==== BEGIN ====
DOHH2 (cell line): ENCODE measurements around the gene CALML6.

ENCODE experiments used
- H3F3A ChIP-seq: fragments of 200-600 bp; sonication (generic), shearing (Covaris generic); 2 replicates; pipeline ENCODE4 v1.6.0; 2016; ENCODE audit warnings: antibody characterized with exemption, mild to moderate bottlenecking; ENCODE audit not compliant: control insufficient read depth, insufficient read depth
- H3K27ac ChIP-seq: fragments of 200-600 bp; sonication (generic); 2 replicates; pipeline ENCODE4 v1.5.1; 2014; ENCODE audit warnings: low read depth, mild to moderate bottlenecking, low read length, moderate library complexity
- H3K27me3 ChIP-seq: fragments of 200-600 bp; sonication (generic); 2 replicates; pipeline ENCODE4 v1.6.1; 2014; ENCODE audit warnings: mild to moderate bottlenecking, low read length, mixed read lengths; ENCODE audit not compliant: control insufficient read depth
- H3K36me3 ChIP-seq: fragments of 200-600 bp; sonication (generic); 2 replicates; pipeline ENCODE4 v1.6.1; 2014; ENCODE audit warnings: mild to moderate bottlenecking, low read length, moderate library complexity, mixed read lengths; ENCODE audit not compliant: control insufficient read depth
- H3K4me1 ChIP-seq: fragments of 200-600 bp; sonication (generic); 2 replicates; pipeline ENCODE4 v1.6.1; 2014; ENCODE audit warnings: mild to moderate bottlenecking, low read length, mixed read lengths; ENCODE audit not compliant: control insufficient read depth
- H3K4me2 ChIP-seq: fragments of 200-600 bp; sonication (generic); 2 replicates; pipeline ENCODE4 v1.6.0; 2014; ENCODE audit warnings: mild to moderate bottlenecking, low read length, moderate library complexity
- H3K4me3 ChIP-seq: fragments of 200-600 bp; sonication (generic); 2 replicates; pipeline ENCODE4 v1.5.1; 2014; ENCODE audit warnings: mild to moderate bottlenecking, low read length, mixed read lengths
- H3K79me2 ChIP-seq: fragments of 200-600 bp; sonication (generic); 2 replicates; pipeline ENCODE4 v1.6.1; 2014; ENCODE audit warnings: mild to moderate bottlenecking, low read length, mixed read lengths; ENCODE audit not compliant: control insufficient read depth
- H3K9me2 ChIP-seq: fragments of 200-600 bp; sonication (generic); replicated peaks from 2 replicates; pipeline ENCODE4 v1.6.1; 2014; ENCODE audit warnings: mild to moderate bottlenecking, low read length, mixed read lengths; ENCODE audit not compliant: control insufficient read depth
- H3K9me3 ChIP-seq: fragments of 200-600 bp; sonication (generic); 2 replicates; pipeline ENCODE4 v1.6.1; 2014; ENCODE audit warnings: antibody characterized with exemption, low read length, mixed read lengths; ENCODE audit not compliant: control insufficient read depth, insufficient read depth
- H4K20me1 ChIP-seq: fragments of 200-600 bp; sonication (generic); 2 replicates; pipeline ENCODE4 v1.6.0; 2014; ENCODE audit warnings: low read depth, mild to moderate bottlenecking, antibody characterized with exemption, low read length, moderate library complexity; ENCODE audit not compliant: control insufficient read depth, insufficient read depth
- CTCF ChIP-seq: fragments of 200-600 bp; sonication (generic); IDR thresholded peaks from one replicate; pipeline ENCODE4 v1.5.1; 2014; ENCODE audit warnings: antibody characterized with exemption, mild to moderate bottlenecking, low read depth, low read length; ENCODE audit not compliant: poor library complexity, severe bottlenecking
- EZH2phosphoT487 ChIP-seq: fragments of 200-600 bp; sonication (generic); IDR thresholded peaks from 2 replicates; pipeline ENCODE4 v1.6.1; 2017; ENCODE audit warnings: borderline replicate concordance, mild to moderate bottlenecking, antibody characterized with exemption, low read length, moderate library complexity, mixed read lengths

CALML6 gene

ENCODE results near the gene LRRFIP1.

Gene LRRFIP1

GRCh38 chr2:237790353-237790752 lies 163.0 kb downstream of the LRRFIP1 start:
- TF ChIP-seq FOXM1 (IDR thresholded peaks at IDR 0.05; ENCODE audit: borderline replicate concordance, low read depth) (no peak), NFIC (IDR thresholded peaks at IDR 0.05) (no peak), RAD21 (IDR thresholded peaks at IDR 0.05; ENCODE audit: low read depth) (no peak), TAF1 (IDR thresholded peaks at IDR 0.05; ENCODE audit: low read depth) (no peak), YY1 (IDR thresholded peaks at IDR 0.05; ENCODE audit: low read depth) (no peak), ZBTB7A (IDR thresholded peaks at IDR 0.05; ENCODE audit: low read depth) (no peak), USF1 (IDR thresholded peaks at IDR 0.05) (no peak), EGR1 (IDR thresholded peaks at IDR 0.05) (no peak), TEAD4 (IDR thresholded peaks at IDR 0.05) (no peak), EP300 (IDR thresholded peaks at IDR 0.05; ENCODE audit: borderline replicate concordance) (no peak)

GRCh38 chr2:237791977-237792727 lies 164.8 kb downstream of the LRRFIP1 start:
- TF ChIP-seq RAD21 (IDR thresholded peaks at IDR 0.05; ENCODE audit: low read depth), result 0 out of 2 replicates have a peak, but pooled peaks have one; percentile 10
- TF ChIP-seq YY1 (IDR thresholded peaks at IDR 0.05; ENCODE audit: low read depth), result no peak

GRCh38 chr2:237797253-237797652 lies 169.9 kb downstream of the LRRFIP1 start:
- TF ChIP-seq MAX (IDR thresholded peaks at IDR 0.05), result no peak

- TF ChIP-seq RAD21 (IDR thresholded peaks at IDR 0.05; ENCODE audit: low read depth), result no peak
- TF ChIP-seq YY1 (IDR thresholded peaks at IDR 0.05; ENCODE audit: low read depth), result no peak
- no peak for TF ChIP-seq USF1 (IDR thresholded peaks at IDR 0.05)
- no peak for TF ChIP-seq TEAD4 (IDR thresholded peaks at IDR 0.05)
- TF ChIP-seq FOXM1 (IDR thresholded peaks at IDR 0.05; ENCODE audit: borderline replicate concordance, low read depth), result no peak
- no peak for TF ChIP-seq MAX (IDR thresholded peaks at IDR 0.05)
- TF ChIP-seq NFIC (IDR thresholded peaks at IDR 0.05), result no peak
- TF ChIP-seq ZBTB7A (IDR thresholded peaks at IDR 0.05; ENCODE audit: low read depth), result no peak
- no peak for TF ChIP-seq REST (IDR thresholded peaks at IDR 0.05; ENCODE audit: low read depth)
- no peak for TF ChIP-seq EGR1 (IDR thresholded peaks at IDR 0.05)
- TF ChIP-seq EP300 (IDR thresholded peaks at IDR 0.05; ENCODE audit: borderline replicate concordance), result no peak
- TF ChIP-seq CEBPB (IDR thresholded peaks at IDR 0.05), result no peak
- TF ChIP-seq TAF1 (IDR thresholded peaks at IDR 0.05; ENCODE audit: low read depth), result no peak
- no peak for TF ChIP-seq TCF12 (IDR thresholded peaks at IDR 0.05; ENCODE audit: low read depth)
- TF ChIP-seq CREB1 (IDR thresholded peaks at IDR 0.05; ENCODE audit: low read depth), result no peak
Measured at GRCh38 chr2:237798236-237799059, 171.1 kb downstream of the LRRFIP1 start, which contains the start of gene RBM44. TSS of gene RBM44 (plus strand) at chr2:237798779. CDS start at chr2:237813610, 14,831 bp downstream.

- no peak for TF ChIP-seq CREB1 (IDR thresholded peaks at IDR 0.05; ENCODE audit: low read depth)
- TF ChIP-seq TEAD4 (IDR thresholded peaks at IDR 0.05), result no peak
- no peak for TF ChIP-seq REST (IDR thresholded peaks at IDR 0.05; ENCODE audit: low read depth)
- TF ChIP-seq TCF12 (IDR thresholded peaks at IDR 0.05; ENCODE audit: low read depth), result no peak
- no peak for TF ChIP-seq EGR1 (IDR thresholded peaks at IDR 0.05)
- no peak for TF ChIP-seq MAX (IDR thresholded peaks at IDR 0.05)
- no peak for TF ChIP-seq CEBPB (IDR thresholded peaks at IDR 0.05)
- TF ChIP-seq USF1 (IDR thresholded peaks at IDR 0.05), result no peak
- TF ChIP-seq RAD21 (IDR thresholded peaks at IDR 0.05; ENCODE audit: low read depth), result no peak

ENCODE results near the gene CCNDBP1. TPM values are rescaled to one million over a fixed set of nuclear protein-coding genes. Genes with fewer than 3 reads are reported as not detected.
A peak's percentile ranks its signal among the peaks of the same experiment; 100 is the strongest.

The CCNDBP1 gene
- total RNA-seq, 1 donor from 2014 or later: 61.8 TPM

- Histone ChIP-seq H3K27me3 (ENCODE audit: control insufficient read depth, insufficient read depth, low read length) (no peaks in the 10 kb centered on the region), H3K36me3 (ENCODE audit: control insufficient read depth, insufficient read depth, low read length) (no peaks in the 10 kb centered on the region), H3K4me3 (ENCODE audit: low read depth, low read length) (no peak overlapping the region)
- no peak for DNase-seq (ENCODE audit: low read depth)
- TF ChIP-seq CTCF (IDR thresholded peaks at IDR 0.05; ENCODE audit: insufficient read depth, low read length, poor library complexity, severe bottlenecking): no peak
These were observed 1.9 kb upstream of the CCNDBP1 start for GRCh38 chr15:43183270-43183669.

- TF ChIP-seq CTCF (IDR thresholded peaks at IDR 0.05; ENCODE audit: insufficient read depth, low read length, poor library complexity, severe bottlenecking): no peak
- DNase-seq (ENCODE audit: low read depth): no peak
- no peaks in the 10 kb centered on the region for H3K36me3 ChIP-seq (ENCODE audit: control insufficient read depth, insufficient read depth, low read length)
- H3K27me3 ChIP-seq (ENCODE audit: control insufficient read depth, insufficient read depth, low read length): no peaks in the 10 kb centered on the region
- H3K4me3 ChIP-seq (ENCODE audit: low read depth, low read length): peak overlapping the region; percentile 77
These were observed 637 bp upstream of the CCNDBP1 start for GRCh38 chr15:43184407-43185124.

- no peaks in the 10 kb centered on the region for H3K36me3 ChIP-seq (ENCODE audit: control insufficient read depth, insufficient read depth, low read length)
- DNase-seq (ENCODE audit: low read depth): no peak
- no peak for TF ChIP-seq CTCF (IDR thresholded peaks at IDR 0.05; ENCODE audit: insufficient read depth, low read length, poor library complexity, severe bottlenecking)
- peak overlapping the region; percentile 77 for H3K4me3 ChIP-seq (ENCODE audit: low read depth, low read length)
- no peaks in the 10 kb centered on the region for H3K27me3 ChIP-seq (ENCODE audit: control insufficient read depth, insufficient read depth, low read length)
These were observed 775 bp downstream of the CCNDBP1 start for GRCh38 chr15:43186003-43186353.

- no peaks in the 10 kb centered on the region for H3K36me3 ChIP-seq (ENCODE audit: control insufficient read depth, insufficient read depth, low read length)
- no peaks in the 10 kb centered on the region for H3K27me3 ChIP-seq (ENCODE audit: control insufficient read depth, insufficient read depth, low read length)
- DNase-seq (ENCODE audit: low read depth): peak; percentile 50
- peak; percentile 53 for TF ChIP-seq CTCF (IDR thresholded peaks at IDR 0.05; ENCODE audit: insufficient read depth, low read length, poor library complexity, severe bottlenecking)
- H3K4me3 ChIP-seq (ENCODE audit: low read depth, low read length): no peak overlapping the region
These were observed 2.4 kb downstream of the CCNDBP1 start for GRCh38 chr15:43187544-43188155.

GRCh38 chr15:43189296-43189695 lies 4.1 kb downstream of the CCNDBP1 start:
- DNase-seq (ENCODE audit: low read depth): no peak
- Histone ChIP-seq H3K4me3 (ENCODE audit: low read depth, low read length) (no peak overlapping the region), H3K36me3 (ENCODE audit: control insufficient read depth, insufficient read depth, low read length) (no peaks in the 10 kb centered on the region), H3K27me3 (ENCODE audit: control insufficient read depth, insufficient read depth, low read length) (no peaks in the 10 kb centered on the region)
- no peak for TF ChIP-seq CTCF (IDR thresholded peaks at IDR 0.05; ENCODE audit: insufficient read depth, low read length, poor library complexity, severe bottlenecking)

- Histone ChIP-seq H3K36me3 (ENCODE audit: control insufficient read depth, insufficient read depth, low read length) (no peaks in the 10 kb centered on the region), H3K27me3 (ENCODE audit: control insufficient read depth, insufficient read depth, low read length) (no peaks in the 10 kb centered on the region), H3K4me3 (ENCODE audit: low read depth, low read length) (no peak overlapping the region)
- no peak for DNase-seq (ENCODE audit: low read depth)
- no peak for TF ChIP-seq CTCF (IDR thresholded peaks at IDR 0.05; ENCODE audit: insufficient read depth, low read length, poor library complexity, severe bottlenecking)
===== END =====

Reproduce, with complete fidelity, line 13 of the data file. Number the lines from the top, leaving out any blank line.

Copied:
- H4K20me1 ChIP-seq: fragments of 200-600 bp; sonication (generic); 2 replicates; pipeline ENCODE4 v1.6.0; 2014; ENCODE audit warnings: low read depth, mild to moderate bottlenecking, antibody characterized with exemption, low read length, moderate library complexity; ENCODE audit not compliant: control insufficient read depth, insufficient read depth